Saturday, July 7, 2018

Decriminalizing drugs

From the Bureau of Justice Statistics, Prisoner Recidivism Analysis Tool website.  Reconviction on the vertical axis, months after release on the horizontal axis.  All ages, all genders and races, no prior imprisonment, drug possession conviction.

There is much discussion regarding the decriminalization of recreational drugs and the wholesale pardoning of all non-violent drug offenders.

I want to put a little bit of context around the issue of the call to pardon every drug possession conviction.

From the perspective of the prosecutor and defense attorney
Convictions for drug possession are pretty much a slam-dunk affair.  The person either had the drugs in their possession or they did not.  The chain of evidence is rock-solid.  The conviction does not rely on testimony of low-credibility, potentially-conflicted or hostile witnesses.   There is no wiggle room regarding potential look-alikes or witnesses getting squirrelly on the witness stand.

From my years as a supervisor, it was rare that an anti-social behavior that was egregious enough to attract attention only violated one shop rule.  The team assessing discipline often had 5 various infractions they could choose.  We invariably chose the route that had the strongest evidence.

How likely is it that the simple drug conviction was a plea-bargain?  The defense attorney was staring down the cannon and knew he was going to lose.  He advises his client to cop a plea to drug possession in return for dropping the harder-to-prove but long sentence ancillary crimes.

The prosecutor is happy to accept the plea bargain.  It clears his docket and makes his numbers look good.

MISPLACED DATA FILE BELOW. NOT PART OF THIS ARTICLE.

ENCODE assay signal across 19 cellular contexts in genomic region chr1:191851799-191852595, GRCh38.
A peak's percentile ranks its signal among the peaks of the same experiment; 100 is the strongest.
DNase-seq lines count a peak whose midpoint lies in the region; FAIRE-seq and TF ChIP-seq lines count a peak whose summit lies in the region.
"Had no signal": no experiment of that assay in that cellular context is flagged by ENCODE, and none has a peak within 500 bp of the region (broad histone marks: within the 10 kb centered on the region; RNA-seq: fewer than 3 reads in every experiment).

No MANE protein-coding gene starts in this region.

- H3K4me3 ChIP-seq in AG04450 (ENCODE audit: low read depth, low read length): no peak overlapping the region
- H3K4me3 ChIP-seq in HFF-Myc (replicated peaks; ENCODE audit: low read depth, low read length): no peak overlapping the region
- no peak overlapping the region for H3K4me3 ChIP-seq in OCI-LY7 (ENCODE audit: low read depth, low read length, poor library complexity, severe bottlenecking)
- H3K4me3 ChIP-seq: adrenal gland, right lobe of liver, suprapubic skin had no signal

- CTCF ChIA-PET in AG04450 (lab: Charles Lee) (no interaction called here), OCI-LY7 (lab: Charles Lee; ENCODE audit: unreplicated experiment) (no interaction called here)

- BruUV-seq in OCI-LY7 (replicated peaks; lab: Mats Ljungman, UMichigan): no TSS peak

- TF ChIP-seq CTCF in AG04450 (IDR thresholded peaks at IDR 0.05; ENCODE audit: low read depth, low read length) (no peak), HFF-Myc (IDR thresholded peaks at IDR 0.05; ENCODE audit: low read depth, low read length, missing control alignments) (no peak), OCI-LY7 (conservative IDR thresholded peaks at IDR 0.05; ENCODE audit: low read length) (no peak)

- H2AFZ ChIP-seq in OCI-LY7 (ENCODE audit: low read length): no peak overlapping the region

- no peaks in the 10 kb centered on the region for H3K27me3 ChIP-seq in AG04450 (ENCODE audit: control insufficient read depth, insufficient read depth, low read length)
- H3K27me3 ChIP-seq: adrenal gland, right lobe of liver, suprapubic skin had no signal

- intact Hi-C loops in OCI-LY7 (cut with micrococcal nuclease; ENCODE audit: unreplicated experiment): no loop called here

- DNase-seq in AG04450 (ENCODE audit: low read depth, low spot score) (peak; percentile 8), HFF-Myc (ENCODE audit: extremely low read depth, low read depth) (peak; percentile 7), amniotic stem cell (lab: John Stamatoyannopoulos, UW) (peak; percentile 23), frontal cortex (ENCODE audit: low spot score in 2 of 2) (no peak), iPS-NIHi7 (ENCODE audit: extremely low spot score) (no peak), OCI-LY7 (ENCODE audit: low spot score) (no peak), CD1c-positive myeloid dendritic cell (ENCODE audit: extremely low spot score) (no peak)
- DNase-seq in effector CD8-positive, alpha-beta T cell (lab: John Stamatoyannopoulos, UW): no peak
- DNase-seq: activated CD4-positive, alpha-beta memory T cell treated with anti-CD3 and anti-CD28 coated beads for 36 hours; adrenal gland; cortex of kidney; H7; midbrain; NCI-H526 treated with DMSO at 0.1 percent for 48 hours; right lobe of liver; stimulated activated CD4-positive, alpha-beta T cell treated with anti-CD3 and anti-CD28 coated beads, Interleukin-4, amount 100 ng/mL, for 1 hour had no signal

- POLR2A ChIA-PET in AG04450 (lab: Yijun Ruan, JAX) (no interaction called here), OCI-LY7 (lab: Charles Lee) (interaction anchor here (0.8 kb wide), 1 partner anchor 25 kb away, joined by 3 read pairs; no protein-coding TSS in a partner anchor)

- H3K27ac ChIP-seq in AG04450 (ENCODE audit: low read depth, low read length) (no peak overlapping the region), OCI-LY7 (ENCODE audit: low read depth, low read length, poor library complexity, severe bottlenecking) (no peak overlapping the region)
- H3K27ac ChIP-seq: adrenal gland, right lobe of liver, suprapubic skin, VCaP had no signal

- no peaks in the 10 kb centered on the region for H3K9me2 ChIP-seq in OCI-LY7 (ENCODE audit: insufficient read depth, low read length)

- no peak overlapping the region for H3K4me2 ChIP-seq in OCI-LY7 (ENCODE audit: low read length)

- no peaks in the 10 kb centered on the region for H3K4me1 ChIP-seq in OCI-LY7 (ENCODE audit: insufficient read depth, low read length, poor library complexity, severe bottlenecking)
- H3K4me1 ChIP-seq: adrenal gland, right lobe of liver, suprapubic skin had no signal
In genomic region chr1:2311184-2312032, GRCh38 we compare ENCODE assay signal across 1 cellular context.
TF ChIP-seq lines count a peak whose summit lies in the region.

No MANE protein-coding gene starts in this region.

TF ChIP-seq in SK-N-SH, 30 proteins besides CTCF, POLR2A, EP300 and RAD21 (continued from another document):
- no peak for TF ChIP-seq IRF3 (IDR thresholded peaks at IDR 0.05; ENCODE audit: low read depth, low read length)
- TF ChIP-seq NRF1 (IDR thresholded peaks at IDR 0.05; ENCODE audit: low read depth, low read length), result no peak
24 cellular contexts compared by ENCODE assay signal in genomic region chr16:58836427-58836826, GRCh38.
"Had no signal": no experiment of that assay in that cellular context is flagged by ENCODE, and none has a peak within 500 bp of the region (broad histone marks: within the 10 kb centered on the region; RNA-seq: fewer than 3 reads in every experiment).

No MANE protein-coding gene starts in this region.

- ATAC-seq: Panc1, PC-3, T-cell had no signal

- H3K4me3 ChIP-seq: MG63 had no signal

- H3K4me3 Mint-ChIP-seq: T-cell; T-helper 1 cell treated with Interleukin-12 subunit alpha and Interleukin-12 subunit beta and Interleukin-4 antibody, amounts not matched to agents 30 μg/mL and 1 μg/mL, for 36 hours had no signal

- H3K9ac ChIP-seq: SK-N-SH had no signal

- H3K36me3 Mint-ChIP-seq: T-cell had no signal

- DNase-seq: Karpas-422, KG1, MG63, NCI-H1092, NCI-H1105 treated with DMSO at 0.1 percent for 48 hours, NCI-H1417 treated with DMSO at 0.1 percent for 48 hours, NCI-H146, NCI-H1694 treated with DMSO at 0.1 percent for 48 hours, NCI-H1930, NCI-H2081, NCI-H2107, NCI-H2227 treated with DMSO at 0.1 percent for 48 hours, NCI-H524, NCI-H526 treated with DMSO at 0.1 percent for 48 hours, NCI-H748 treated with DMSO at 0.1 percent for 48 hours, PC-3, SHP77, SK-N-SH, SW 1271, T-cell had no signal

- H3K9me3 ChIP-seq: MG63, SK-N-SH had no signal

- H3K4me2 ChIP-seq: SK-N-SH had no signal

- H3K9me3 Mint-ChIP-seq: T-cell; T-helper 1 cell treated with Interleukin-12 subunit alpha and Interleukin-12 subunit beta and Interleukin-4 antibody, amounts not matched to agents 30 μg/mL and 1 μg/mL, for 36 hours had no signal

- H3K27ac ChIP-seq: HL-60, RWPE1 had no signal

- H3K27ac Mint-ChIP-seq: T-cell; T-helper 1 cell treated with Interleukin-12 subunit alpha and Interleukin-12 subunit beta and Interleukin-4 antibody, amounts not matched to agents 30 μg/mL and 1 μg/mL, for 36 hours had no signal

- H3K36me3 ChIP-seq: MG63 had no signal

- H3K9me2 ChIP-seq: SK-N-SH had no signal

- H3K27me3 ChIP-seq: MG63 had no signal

This is not a convict you would want to pardon and expunge the record of.

The community advocate's perspective
The hapless incarceree was walking down the street minding his own business when he saw some litter and stooped over to pick it up.  One of the pieces of trash was a roach.  The eagle-eyed po-po saw the fellow pick up the roach and put it in his pocket.  They toss our tidy incarceree into prison for the mere fact that he had a habit of picking up litter.

This is a convict you would want to pardon and expunge.

How would you "test" the competing narratives?
Well, you might look at recidivism rates.
Recidivism suggests that the convict engaged in anti-social activities after release.  According to the data, within three years nearly half of the first-time, "simple drug possession" conviction engage in some activity that:
  • Is sufficiently egregious to attract police attention
  • Was committed enough times that the law of large numbers results in their getting unlucky and being arrested
  • Was flagrant enough that it spewed enough data to result in another conviction.

Extrapolation is the cardinal sin of data analysis.  While there is a tiny amount of flattening out in the rate toward the end of the three year study the entire curve displays and steady, upward trend and there is little reason to believe that it will ever completely flatten out to base-rate for the general population.

That suggests that the majority of drug possession convictions were along the lines of the first scenario rather than the second scenario.  And let's get real...cops and prosecutors don't have the time or inclination to whack every dude who is caught with a joint in his pocket.  In general, you have to be doing something else to make it worth their time.

1 comment:

  1. I deal with incarcerated individuals a couple of days a week. Many of them are 'repeat offenders', some going back 30 years. And almost inevitably, the early charges are 'simple possession', ramping up to manufacturing and distribution, with gaps for prison time. But they go right back to it!